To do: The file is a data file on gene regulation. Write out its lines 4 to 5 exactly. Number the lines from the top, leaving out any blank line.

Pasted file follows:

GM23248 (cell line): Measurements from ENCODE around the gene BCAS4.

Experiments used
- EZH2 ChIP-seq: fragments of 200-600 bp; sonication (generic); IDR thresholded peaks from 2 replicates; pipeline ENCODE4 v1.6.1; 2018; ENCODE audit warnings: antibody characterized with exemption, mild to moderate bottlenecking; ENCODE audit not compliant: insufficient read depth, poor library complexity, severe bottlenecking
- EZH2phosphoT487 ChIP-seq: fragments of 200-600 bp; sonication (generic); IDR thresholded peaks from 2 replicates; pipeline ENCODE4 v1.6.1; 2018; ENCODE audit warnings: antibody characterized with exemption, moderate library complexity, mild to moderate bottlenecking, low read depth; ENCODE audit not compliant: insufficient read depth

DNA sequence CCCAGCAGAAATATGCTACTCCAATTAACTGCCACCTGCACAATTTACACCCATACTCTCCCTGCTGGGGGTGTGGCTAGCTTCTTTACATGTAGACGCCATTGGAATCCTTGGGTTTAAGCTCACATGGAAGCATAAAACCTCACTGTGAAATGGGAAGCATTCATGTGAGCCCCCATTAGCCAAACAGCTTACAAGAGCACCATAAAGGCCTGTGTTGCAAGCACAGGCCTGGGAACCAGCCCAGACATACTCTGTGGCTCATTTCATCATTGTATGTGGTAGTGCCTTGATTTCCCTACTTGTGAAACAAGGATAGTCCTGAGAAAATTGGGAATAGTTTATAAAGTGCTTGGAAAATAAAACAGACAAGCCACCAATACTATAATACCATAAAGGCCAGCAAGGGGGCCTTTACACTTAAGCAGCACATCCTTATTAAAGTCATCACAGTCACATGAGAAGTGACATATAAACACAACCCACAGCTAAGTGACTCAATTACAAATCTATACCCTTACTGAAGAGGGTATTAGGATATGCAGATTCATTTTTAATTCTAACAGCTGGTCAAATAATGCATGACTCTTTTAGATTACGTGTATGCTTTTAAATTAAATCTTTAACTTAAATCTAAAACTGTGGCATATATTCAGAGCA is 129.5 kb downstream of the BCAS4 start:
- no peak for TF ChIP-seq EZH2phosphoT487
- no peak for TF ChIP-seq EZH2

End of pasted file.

- EZH2phosphoT487 ChIP-seq: fragments of 200-600 bp; sonication (generic); IDR thresholded peaks from 2 replicates; pipeline ENCODE4 v1.6.1; 2018; ENCODE audit warnings: antibody characterized with exemption, moderate library complexity, mild to moderate bottlenecking, low read depth; ENCODE audit not compliant: insufficient read depth

DNA sequence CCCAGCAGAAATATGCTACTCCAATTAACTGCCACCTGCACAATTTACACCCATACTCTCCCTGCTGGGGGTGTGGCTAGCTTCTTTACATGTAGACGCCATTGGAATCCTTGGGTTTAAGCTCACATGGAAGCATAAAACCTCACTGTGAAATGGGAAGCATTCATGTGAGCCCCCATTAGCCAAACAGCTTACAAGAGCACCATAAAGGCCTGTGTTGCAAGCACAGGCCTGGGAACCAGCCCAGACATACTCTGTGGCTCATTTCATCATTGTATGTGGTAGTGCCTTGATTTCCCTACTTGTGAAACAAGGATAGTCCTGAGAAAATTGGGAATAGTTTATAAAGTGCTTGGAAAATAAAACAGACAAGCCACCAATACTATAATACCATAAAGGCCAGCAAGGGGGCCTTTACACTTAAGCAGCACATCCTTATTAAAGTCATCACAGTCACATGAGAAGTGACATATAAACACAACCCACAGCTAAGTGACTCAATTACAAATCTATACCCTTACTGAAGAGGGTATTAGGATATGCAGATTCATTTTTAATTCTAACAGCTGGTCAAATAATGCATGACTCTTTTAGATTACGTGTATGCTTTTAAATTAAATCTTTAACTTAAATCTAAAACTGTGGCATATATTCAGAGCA is 129.5 kb downstream of the BCAS4 start: